How to Stay Healthy in the Animal Facility
Wash your hands.
The most common way to contract a zoonotic infection is to place the infectious material directly in your own mouth. Always wash your hands after handling an animal or anything that the animal has touched. Never smoke, drink, or eat in the animal room, or before washing your hands.
Wear Protective Clothing.
Wear protective clothing when working with animals. For some workers, protective clothing will consist of a lab coat. For others it may be a dedicated set of work clothing. Protective clothing must be laundered either at the research facility or by a commercial laundry service. Never take protective clothing home with you. Protective clothing insures that you won't bring potentially contaminated material home with you.
Use Personal Protective Devices.
Some types of work require personal protective devices such as gloves, face shields, masks, respirators, etc. Always use the protective devices where required, and follow your supervisor's instructions scrupulously.
Seek Medical Attention Promptly.
If you are injured on the job, you must promptly report the accident to your supervisor, even if it seems relatively minor. You will then report to Workers' Compensation for guidelines for obtaining an evaluation of the injury.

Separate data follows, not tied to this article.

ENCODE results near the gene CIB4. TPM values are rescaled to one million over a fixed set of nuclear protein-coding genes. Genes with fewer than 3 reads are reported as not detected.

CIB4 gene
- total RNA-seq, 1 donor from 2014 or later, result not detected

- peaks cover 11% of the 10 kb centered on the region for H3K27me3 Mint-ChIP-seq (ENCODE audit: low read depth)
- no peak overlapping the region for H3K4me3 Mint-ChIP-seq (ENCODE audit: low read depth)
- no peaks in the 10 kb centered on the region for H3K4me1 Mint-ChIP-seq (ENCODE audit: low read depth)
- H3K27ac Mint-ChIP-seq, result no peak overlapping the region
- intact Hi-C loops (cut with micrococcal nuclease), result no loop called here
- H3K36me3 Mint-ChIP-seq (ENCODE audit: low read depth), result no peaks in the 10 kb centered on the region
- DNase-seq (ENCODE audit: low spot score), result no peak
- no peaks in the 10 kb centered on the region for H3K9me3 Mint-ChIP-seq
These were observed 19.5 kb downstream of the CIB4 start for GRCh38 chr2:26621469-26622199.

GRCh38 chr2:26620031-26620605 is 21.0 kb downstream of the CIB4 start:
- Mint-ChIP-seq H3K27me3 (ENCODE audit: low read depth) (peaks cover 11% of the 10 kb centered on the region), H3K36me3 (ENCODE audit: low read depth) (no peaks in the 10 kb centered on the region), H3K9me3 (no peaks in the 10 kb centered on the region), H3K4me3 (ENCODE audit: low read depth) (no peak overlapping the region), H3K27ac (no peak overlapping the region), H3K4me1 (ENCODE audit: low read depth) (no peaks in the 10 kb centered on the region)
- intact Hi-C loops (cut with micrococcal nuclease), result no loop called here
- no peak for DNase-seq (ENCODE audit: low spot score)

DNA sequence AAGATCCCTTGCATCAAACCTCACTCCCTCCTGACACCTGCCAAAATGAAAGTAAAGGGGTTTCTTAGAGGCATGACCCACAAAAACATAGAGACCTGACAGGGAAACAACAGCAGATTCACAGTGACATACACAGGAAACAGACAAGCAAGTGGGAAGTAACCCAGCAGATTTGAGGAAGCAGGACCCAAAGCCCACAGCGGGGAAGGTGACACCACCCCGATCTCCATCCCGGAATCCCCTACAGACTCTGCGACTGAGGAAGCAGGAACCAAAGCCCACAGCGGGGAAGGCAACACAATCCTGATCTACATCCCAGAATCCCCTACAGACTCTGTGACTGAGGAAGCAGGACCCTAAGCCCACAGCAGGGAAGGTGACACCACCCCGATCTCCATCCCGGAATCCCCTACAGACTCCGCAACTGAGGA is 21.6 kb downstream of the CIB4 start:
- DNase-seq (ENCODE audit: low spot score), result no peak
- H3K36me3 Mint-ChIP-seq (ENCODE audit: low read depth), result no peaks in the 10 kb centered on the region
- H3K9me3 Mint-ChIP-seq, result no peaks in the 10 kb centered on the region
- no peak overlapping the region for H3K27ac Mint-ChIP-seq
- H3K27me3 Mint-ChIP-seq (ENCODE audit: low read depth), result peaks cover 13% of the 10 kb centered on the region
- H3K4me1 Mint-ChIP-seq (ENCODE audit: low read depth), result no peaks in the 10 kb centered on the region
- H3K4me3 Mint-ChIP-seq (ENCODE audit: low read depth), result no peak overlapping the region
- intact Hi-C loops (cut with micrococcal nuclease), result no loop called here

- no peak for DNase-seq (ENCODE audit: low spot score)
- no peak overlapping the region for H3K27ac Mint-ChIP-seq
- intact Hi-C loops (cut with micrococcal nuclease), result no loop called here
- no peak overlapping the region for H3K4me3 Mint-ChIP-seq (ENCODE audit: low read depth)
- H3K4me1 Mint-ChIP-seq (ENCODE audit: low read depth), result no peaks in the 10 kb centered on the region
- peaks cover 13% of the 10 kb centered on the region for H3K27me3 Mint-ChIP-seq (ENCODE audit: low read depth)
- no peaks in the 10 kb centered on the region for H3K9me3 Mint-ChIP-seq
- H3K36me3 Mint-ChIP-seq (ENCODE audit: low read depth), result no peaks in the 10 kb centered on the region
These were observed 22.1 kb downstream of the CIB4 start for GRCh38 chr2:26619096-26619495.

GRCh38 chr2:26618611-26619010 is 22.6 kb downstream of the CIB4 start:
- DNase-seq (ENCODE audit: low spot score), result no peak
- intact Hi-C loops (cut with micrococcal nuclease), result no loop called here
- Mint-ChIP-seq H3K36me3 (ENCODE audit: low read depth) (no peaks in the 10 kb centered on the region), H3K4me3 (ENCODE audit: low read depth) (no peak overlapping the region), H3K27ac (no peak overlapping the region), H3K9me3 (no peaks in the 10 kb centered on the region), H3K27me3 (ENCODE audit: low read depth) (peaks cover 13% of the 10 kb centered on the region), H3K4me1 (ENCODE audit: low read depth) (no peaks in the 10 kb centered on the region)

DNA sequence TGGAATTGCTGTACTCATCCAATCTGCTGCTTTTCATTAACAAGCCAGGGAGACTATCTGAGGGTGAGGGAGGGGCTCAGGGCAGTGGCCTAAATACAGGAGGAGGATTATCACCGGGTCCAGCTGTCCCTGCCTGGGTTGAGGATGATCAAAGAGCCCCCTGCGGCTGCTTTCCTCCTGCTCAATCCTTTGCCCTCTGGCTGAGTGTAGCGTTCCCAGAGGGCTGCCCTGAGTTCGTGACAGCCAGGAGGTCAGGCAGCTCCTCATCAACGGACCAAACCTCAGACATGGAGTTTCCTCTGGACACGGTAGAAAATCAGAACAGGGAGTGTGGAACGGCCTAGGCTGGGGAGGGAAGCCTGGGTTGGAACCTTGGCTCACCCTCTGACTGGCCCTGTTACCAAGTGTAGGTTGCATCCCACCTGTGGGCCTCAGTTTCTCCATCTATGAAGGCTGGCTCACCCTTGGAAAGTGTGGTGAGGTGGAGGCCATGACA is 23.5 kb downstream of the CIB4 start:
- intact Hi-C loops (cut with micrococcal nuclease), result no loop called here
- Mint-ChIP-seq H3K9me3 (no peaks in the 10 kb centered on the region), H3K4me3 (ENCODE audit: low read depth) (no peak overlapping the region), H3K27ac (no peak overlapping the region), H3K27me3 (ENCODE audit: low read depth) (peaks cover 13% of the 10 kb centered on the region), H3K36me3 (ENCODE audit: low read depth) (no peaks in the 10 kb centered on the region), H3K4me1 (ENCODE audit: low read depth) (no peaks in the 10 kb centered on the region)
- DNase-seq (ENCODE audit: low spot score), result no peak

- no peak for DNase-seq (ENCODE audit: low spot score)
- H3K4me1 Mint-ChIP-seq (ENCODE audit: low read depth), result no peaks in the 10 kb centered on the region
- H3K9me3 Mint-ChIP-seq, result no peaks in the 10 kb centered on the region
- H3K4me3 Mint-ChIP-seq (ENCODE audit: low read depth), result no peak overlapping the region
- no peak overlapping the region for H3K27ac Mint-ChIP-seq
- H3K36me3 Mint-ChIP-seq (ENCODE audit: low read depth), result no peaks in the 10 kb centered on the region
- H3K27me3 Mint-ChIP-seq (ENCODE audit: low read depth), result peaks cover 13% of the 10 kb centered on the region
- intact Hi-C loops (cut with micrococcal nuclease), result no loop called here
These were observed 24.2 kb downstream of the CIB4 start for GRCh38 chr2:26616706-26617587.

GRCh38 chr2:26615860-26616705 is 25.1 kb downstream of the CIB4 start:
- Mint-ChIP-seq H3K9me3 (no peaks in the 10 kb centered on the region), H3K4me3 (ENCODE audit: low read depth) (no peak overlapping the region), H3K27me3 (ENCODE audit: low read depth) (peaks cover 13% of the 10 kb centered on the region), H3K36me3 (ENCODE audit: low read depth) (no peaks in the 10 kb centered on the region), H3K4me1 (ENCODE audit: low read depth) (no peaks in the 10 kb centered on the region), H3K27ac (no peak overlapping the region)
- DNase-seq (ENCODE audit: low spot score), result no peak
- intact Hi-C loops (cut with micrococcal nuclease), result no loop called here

Tell your physician you work with animals.
Whenever you're ill, even if you're not certain that the illness is work related, always mention to your physician that you work with animals. Many zoonotic diseases have flu-like symptoms, and your physician needs this information to make an accurate diagnosis.
If you have a health condition that might make you more susceptible to illness than
an average worker . . .
You should make an appointment with an Occupational Health Physician to discuss your condition. Any discussion between you and the physician will be kept strictly in confidence. You should have a discussion with the physician if you are pregnant, if you suffer from allergies, if you are undergoing therapy for cancer or an immunologic illness, or if you suffer from a chronic infection of any type.
Get the facts.
All at-risk persons working in a facility should receive appropriate training on that facility's particular biohazards, precautions, and biohazard evaluation procedures. If there is something you don't understand, ask your supervisor. If your department would like to set up a session to discuss zoonotic diseases, contact one of the veterinarians in the Division of Comparative Medicine CompMed@research.usf.edu. We'll be happy to conduct a class on zoonosis for any department that has a need.
The supervisor is responsible for teaching the workers what they need to know to perform their job safely and effectively.
Laboratory workers and animal care personnel should know how to recognize hazard warning signs, how to protect themselves and their coworkers against each recognized hazard, and how to react properly in the event of emergencies